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Plato’s theory of forms – modern, dynamic and important

Posted by majutsu on February 15, 2009

Empathy with Plato’s Theory

Plato was one of the great philosopher’s of all time. His theory of forms held tremendous sway over people’s thinking for quite some time. Traces of Platonic idealism can be found in Christianity, Islam, Hegel’s dialectic, Marxism as well therefore, Kant’s moral imperative, and modern scientific pantheism. Regardless of our taste for the fruit of the branches of Plato, it’s impact on our culture and history, and therefore its influence on our daily lives, cannot be denied. It therefore would at least be prudent to have some understanding of this philosophy. I will be rephrasing Plato’s philosophy in new and sympathetic language. This is in preparation for an in depth study of Plato’s dialogs and the Republic which I am just about to begin. Therefore, this is not an academic study with a great deal of rigor, for that will come later, but instead it is an attempt to paint the most sympathetic portrait of Plato’s reach into the modern mind.

I find the most fruitful place to begin a discussion of the modern relevance of Plato is with the concept of Platonic love. Contrary to popular belief, Platonic love would not necessarily be love without sex, as it can, in fact, be quite passionate and sensual. Rather, let us imagine a little fairy tale . . . A long time ago, in the a misty kingdom of medieval France, there was a young prince deeply in love with a young maid of the stables. They met for passionate stolen embraces in the moonlight by the stables and promised eternal love, till death do them part. Of course, the prince’s father, the king, had no desire for his son’s future to be squandered on a lowly maid, and had slated his son to marry the daughter of a powerful ally. The king had the maid arrested and sent to jail in Spain. He told his son that she had been arrested after stealing money from the church and running away with a male thief who was, no doubt, her lover as well as her accomplice. He did this so that his son would feel that she no longer loved him, and furthermore, that she never did. The maid was told that the prince was the one who had her falsely arrested, so that she could never blackmail him. So she believed then that the prince did not love her, and he never did really. Let us say that on the way to Spain, pirates hijack the maid’s caravan. Upon joining with the pirates she has many high adventures. In both lover’s minds, the love burns strong despite a lack of faith, despite fluctuating circumstances and severe trials. Nonetheless, the maid-now-pirate one day takes a ship with the prince aboard. Somehow or another everything is reconciled, love is apparent again, and the maid becomes queen and they live happily ever after. This sort of love, that persists despite fluctuating circumstance, the appearance of destruction, and false opinion that it is no more or never was, is Platonic love. As you can imagine, the united lovers can have quite passionate sex, and yet the love is still Platonic. The love is seen as eternally true.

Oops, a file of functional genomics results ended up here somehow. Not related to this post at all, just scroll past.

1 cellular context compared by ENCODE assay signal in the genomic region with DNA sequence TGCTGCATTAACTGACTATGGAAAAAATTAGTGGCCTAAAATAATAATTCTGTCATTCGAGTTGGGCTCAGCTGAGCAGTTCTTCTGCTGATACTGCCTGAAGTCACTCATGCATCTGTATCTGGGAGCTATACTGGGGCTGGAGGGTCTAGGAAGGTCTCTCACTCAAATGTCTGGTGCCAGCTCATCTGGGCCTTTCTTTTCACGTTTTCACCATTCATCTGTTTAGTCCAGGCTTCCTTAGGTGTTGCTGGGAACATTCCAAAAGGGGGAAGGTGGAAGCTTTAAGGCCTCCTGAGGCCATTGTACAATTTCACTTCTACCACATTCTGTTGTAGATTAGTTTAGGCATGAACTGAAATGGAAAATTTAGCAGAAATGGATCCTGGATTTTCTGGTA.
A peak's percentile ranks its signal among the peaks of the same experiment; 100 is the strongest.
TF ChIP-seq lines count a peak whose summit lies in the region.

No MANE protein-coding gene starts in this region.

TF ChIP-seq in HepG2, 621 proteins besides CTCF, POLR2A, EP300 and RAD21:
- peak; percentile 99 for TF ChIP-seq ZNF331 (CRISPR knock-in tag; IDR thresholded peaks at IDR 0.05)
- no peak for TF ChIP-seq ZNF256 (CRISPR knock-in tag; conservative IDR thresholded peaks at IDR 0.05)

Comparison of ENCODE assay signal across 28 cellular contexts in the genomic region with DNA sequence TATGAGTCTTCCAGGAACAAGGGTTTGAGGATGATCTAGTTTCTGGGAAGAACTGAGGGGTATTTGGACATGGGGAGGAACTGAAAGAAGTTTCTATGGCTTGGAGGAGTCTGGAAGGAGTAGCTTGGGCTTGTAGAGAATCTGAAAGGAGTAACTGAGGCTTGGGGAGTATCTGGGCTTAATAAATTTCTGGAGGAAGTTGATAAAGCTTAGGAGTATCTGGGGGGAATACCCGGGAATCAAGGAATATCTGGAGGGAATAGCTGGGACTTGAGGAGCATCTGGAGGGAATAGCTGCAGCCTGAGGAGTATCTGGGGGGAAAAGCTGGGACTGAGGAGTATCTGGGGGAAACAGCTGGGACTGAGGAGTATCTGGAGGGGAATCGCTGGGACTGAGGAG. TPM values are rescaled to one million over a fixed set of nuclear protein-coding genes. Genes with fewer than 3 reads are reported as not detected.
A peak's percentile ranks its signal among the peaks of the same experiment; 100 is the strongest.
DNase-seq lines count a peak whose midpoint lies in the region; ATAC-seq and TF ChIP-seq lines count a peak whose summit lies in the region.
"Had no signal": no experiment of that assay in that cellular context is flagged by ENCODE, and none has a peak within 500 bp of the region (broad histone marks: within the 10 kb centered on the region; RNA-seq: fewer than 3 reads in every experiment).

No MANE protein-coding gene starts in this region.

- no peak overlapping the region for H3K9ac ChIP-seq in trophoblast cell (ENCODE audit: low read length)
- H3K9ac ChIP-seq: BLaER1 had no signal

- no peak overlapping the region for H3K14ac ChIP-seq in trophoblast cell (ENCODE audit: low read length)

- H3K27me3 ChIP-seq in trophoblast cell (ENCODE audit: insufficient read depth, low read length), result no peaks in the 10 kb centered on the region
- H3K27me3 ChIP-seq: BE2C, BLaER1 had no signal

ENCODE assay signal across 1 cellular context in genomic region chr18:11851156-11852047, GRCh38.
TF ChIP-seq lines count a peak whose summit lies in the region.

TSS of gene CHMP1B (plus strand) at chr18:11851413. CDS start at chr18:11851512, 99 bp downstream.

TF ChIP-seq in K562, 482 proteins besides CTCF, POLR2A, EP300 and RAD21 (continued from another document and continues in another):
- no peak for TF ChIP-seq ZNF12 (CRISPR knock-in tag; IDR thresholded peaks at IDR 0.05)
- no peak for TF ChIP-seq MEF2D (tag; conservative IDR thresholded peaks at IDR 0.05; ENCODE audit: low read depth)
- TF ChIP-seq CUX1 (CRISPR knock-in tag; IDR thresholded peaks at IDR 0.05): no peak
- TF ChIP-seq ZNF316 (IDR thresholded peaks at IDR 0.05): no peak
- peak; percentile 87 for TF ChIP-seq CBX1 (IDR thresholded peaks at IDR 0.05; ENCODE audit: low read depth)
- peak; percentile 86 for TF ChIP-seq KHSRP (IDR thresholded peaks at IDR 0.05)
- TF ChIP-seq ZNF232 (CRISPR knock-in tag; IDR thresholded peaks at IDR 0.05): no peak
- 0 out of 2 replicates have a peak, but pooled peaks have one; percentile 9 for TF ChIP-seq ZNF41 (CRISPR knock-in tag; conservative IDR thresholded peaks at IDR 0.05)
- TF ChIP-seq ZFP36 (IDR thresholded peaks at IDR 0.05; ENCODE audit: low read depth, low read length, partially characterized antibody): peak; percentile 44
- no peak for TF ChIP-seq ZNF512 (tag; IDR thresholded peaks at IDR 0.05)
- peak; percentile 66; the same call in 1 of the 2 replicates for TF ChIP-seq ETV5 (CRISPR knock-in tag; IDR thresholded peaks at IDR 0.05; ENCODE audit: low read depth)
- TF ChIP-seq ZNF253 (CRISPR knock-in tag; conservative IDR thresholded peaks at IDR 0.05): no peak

Parmenides was a Greek philosopher who believed everything was eternal and change was an illusion. He believed this primarily with the motivation that in order for there to be truth, change and error had to be deceptive. Heraclitus was another Greek who believed that everything was in a constant state of flux, and that there was no truth. Plato very much wanted to believe Parmenides, but he feared Heraclitus was right. His compromise was to believe in truth and eternity outside of the moment of now, ever in flux. This is why Platonic love is true love outside of the influence of the storms of the temporary in our fairy tale above.

Plato often uses science and math to explain his theories. Let us look at natural law. Scientists write equations of motion, or quantum mechanics, or gravity or particle physics. Just looking at Newton’s equations, we can say that the motion of billiard balls on a pool table follows Newton’s laws. And it does to a very close degree. But because of friction from the cloth, and air resistance, and the balls not being completely elastic on collision, the real behavior of the balls will not follow Newton’s laws in the real world. For example, the cue ball when struck will not roll on forever with inertia, but will stop. Nonetheless, we say that Newton’s laws are the true reality, the abstraction that is the pure and true reality. This is the case with every natural law. As Plato pointed out, every mathematical object, whether a circle of geometry or a law of motion, is a bit of an abstraction, an idealized form. In the real world, no circle or wheel is ideally round. Nonetheless, when scientists speak of the formation of our universe, the big bang, they will pull out various equations of physics to explain how something came to be out of nothing. Even if the universe expands and contracts in cycles, natural law is used to explain how something comes to be out of the nothings that are pauses between the in-breaths and the out-breaths. Natural law, the totality of ideal forms, is conceived as preceding being or as constituting a ground or basis of being. When Plato says an apple or a horse is a sort of reflection of the ideal forms, he means that the object before us, the horse say, is a reflection of the constituent ideal forms, the relevant laws of chemistry, physics, and biology, that organize and determine matter. Furthermore, we can determine these ideal forms, natural law, by investigating the world with our intellect and our reason.